I live not far from a council owned precinct, which had about 30 in full use small/medium sized shop's. About six years ago, it was decided that the shop's and flat's above would be demolished, in favour of less but better shops and affordable housing. In the six years there as been three, possibly four property developer's who were going to work wonders, but all have fell by the wayside, due to funding arrangements.

Of the thirty shops, only seven are now are in use. The remainder including the flat's were vacated on the council's express wishes. Yet at the same time, there are people in the area who would love to have the use of a Pop-Up shop, and the council will not allow it. Possibly because a developer (without funding) would object to the premise being used, yet the scheme apparently allows for easy vacancy and clearance arrangements?.

As I have said on many occasions- A funny old world really!.

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Bing.alau

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I was shopping in Southport last weekend and noticed that there are shops which have suddenly sprung up out of nowhere. They are all selling temporary Christmas items such as cheap toys and decorations etc. No doubt they will disappear as quickly as they appeared. Are these "Pop up Shops"?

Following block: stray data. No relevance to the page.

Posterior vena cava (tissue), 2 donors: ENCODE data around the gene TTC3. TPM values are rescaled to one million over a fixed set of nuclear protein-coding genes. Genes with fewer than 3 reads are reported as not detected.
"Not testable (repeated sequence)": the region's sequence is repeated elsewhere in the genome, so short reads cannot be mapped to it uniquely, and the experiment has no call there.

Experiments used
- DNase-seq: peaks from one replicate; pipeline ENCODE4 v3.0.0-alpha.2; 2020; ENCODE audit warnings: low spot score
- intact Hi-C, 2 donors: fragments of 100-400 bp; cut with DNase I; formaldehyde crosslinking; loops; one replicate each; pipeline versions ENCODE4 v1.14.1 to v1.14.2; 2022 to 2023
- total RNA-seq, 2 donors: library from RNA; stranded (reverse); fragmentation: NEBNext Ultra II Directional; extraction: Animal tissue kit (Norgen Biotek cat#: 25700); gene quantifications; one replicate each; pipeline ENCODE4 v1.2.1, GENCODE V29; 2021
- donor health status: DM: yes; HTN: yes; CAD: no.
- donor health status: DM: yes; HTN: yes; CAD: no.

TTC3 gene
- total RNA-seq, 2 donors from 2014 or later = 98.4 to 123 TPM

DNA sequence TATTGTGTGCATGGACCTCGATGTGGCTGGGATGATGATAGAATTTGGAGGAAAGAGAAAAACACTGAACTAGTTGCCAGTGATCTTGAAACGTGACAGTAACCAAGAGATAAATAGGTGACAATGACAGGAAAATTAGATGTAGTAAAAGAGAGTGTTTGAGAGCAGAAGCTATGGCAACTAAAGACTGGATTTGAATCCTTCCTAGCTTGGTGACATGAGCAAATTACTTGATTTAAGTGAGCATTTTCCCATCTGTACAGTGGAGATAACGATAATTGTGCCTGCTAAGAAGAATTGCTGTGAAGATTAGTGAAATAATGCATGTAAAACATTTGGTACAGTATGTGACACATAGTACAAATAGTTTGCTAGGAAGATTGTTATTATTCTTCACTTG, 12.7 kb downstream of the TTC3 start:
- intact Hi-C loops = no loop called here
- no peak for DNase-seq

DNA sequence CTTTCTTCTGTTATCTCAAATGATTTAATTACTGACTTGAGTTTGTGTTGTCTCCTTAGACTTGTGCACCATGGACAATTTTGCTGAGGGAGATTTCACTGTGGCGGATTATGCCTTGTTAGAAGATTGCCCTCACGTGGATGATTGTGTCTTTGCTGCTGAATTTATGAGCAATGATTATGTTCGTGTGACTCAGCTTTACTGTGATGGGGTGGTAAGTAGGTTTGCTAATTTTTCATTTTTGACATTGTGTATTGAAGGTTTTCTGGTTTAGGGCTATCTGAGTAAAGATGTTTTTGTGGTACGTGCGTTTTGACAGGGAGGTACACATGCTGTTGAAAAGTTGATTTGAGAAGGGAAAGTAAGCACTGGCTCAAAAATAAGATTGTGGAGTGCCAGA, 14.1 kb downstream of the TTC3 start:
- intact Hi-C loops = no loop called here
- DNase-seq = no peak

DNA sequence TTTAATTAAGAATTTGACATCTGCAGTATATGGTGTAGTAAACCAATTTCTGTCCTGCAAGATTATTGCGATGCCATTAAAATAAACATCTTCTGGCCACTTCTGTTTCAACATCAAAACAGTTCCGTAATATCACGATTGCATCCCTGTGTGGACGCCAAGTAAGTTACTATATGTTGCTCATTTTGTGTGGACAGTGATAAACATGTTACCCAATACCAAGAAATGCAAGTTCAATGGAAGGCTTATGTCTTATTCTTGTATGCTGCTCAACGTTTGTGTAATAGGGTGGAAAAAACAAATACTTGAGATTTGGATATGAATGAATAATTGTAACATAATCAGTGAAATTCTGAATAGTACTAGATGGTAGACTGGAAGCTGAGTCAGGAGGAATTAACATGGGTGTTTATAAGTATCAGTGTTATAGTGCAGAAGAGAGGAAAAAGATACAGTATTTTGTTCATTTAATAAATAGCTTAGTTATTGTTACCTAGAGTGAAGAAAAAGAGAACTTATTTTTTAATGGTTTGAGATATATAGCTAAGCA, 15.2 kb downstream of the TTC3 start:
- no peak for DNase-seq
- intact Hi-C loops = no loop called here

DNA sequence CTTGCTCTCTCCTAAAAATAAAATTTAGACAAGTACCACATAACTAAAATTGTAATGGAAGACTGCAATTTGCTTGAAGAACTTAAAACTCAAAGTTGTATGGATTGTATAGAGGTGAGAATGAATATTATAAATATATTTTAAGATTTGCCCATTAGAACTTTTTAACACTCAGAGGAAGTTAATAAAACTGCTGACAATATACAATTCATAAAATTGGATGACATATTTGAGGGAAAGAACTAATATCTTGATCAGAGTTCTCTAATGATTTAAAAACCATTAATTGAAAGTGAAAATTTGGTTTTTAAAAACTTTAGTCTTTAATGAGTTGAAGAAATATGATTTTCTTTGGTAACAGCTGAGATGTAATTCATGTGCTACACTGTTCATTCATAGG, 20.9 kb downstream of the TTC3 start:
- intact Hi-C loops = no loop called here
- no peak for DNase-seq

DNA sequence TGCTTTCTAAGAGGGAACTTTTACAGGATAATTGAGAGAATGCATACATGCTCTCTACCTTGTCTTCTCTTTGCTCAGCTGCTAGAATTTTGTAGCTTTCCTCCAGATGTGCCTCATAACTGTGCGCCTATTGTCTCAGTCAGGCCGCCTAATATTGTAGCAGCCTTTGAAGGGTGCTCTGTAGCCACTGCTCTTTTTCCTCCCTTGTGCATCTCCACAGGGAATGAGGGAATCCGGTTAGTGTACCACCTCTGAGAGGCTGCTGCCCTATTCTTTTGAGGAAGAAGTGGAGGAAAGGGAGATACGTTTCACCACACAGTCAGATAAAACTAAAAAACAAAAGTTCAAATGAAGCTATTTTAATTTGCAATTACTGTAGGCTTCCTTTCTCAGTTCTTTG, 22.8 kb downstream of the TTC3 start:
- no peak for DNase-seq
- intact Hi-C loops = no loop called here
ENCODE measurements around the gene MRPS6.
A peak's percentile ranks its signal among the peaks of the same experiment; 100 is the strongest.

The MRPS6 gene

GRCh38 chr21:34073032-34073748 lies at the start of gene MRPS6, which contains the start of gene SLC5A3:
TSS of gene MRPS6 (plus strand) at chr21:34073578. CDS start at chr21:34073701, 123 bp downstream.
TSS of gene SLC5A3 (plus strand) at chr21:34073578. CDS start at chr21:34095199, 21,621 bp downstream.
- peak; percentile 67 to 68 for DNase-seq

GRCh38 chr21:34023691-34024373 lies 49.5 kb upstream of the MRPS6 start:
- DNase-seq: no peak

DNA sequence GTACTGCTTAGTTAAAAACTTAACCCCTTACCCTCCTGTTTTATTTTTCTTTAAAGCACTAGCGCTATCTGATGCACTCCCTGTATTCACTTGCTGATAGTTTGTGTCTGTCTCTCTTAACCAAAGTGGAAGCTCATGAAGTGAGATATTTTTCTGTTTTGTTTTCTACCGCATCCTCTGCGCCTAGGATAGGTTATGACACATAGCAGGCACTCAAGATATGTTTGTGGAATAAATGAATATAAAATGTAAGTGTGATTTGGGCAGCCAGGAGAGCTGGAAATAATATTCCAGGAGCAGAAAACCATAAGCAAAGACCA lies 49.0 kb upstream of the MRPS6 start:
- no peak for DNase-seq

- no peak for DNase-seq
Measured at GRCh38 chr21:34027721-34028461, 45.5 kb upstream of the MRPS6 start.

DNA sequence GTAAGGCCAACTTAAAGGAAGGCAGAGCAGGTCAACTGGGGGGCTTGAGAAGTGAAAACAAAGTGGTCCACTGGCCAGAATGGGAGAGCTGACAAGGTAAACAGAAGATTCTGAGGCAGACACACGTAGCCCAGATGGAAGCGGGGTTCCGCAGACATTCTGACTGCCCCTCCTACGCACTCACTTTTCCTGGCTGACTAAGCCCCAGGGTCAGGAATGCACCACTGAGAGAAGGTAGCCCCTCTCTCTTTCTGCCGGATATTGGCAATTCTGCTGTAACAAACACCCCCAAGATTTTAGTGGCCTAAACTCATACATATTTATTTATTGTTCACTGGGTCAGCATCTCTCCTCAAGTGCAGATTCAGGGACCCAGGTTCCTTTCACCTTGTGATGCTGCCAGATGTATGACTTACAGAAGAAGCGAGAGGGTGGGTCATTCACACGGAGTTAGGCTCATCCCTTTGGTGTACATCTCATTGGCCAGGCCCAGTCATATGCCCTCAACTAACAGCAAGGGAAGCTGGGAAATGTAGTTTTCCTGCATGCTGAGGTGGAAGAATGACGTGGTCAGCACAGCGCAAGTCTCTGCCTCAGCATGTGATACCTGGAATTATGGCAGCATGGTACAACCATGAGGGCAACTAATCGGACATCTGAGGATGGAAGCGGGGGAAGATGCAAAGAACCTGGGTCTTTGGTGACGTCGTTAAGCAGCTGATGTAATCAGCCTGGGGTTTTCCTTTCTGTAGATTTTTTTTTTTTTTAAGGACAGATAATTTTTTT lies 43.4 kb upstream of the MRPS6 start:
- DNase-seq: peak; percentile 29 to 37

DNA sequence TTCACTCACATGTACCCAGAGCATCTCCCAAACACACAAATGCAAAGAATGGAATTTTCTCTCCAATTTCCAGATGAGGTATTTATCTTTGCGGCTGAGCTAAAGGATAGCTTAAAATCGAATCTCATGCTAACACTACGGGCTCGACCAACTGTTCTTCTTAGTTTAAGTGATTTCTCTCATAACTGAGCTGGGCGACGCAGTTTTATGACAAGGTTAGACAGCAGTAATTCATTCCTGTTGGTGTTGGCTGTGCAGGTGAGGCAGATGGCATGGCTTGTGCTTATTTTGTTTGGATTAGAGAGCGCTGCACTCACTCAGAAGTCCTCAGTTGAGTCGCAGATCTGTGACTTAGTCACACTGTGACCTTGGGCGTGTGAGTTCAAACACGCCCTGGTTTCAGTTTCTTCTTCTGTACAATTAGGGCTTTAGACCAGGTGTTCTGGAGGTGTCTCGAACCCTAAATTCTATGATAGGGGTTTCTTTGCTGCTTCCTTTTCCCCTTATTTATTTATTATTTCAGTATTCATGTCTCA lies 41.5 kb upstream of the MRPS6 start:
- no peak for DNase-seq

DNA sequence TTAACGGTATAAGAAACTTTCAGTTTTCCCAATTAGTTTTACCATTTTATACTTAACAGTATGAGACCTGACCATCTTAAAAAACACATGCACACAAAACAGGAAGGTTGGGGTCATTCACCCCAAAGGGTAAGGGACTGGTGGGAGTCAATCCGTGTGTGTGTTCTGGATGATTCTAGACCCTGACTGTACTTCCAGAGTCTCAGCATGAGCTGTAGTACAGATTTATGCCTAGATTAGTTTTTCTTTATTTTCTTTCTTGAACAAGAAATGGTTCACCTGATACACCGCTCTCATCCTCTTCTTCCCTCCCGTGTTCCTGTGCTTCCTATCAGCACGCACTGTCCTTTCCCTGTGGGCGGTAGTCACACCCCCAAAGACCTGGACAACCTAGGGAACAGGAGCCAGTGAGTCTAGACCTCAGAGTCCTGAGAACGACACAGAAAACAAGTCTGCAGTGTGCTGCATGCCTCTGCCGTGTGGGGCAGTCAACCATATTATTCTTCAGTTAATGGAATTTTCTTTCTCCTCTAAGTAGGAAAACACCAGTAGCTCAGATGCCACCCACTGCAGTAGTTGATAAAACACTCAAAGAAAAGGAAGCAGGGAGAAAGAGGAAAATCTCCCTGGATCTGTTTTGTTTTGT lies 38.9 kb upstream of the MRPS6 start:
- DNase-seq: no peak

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spuds

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Bing.alau

No they are not Pop-Up Shops as the guidelines state, its more like chancers after a quick sale!.

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Blackhat

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Heard some interesting comments today at my meeting with the insolvency practitioner, firstly he noted that the vast majority of small to medium companies do not survive more than 9 months following their 1st CCJ, I concur.

Secondly and very worryingly is that a lot of medium to large organisations are in what is called by the financiers & bankers as ‘intensive care’. This is where the banks cannot see the companies surviving but have no assets or recoverable value. They are then drip fed finance to the point where there is value in pulling the plug.

No good putting in a winding up order on a broke company but if most of the debt is to the banks it is in their interest to nurse the assets until they can generate a return on the lending through insolvency. Scary!

I have learned the hard way to not keep squinting at a very dim light at the end of a very long and winding tunnel, turn around; there may be a very big & bright opening behind you.